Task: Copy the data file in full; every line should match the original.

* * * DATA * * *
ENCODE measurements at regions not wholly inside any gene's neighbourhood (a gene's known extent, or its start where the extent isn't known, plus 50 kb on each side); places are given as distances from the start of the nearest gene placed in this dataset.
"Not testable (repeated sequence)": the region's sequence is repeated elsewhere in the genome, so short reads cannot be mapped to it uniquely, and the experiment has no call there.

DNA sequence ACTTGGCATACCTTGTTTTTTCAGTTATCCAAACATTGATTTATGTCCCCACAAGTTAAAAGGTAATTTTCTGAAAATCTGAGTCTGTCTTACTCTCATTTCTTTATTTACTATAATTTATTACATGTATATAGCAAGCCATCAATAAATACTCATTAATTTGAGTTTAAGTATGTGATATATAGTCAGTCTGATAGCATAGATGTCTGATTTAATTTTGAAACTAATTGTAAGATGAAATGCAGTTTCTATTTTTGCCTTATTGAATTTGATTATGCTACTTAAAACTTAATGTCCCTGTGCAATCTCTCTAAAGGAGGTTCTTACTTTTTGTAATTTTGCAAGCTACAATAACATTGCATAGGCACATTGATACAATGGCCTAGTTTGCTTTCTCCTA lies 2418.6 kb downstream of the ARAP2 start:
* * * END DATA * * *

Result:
ENCODE measurements at regions not wholly inside any gene's neighbourhood (a gene's known extent, or its start where the extent isn't known, plus 50 kb on each side); places are given as distances from the start of the nearest gene placed in this dataset.
"Not testable (repeated sequence)": the region's sequence is repeated elsewhere in the genome, so short reads cannot be mapped to it uniquely, and the experiment has no call there.

DNA sequence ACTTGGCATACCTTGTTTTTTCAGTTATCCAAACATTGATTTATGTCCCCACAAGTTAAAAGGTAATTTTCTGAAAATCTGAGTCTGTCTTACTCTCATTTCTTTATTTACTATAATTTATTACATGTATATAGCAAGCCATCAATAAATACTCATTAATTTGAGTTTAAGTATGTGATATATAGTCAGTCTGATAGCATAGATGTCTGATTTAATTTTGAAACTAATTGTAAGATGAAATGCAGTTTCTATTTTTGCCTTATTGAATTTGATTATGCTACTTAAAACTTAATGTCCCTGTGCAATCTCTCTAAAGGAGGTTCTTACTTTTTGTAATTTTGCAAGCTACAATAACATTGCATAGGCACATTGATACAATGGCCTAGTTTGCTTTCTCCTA lies 2418.6 kb downstream of the ARAP2 start: